“The Journal of British Cinema and Television is the prime site for anyone interested in reading or publishing original work in the fields of British cinema and television. Themed issues alternate with general ones, and each issue contains a wide range of articles and substantial book reviews. The Journal also runs conference reports, in-depth interviews with leading practitioners in the field, and a section intended to encourage debate amongst those studying British cinema and television.”

Now available to the University of Cambridge electronically from volume 1 (2004) to present.

Access the Journal of British Cinema and Television via the ejournals@cambridge A-Z or at this link.

Photo by Bruno Massao from Pexels

 

Artfilms : available until 30 September

The University of Cambridge now has access to Artfilms via this link until 30 September 2020.

Please tell us what you liked about Artfilms by using your feedback form.  Thank you.

 Artfilms is a video streaming service that offers more than 5000 films for arts education and arts practitioners. Masterclasses, documentaries, interviews, content that can entertain, educate and inform: Artfilms streams thousands of videos from top artists and producers.

Access is also available via the link in the Cambridge Libraries A-Z of eresources.

New eresource : Screen Studies

Through the support of anonymous donors the University of Cambridge now has full access on and off campus (via Raven) to Bloomsbury’s Screen Studies platform.

Link to Screen Studies from banner image

This dynamic digital platform comprises an exceptional collection of screenplays and books on film from Bloomsbury, Faber & Faber, and the British Film Institute
designed to support moving image studies.

The Screen Studies platform offers access to three collections:

BFI Film Classics comprises titles from the award-winning BFI Film Classics book series which introduces, interprets and celebrates landmarks of world cinema from the silent era to the 21st century. Each title offers a sophisticated but accessible argument for the film’s ‘classic’ status, together with discussion of its production and reception history, its place within a genre or national cinema, an account of its technical and aesthetic importance, and in many cases, the author’s personal response to the film.

 

BFI Film Studies brings together a rich body of titles from BFI Publishing’s pre-eminent and foundational list of books on film history, theory, national cinemas, genres, film-makers, and stars. It includes titles published in the BFI Screen GuidesWorld DirectorsFilm StarsBFI Silver and International Screen Industries series, as well as essential companions to film studies such as Pam Cook’s The Cinema Book.

 

Bloomsbury and Faber Screenplays and Criticism brings together a wide range of content from Bloomsbury and Faber & Faber to support studies of the moving image. It offers searchable access to screenplays presented in industry-standard studio format; introductory overview articles with expert analysis of selected themes; and critical and contextual books on cinema, including coverage of practical techniques for filmmaking and screenwriting.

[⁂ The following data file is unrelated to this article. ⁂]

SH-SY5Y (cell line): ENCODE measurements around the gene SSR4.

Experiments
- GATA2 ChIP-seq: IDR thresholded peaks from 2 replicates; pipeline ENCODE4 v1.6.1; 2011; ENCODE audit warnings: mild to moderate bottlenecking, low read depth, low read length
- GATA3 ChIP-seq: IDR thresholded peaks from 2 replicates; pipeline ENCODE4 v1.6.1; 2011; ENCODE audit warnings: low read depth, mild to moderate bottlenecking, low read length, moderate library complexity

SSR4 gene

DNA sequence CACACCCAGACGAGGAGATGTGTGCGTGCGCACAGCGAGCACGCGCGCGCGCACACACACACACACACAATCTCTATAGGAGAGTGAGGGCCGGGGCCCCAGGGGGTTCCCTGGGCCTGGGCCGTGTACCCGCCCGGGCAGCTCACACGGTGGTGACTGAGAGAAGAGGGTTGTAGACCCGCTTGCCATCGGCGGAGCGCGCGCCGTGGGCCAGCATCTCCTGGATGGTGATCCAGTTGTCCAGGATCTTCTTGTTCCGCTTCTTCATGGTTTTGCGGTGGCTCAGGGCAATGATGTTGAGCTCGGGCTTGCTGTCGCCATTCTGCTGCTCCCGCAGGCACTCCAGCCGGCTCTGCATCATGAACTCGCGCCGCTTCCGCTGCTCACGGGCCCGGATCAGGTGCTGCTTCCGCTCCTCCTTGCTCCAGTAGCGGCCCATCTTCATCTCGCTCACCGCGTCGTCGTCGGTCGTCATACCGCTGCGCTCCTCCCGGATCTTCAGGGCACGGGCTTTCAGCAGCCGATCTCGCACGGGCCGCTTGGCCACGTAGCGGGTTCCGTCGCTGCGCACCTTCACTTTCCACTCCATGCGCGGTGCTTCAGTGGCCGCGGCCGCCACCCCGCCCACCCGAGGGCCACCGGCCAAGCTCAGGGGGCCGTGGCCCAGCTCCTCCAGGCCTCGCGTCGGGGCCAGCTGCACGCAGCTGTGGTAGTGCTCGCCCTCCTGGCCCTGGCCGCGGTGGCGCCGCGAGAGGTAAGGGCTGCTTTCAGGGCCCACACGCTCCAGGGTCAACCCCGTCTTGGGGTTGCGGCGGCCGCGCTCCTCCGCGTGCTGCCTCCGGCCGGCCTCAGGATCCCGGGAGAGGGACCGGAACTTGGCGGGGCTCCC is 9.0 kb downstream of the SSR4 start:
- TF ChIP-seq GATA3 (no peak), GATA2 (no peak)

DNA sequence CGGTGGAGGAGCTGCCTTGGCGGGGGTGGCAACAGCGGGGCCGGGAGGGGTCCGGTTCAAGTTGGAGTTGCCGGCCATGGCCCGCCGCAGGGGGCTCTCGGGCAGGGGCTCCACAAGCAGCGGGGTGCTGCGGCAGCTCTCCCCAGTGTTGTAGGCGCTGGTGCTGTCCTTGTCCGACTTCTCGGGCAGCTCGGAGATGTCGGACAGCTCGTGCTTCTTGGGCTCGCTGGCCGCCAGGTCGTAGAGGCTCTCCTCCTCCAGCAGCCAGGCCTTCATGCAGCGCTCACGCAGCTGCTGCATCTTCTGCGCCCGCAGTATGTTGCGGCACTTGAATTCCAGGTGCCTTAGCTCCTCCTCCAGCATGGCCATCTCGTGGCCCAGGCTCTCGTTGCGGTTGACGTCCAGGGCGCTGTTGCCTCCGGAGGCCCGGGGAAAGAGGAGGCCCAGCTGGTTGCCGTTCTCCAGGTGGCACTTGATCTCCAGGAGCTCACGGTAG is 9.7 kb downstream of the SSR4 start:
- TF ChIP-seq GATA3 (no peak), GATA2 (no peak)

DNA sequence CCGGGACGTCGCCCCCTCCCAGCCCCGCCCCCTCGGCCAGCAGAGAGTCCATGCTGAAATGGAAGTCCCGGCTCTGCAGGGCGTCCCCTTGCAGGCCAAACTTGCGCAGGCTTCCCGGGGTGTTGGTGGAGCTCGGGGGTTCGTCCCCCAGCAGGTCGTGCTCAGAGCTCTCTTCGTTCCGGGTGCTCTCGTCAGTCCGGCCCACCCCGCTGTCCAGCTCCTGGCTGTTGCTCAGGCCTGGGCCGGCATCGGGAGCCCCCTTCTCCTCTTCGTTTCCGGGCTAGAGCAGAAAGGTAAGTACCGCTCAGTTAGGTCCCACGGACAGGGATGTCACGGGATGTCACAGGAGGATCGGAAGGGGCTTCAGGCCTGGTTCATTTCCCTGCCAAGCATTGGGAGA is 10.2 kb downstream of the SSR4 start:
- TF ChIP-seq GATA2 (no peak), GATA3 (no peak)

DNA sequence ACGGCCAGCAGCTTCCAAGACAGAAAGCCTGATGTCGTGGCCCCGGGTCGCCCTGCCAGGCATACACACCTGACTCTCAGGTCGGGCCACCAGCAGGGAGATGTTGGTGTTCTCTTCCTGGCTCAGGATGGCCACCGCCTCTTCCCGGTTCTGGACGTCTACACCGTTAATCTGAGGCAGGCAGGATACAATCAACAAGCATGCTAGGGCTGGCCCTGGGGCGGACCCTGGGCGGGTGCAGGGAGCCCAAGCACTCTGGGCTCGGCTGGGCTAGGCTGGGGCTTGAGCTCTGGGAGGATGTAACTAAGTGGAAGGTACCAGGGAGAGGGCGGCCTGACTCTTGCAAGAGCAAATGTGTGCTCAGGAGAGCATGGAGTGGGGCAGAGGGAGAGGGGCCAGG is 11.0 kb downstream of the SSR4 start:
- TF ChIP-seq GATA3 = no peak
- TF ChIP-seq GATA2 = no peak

Screen studies

Trial access is now available to the new resource Screen studies.  The trial is available until 14 May 2018 and can be accessed on campus only from this link

https://www.screenstudies.com/

Please send your feedback to ejournals@lib.cam.ac.uk.  Thank you.

Screen Studies is a digital platform taking users from script to screen and beyond – offering a broad range of content from Bloomsbury and Faber & Faber to support moving image studies.

It comprises a collection of award-winning screenplays, critical and contextual books on film from the late nineteenth century to the present, and an interactive timeline of cinema history. Starting with an initial 300 screenplays and books, and updated annually, Screen Studies is a resource for academics and students engaged in research and learning around film history, theory and practice.

Nuevo Texto Crítico

New on ejournals@cambridge A-Z : Nuevo Texto Crítico.

women-of-the-qeswachaka-bridge-festival

From the Project Muse website for the journal:

“Nuevo Texto Crítico is an academic publication sponsored by the Department of Spanish and Portuguese and the Center of Latin American Studies at Stanford University. Since its foundation in 1988 Nuevo Texto Crítico has been recognized as a leading journal in the fields of analysis and criticism of Latin American literature and film. One of its main objectives has always been to bring both to the educated and the general reader the best critical materials at the highest level of research, as a means of understanding how modern culture develops in every Latin American country in national and trans-national ways.”

Now available to the University of Cambridge electronically from año 1 (1988) to present.

Access Nuevo Texto Crítico via the ejournals@cambridge A-Z or at this link.

Image credit: ‘The Women of the Q’eswachaka Bridge Festival’ by Geralnt Rowland on Flickr – https://flic.kr/p/JaDKjC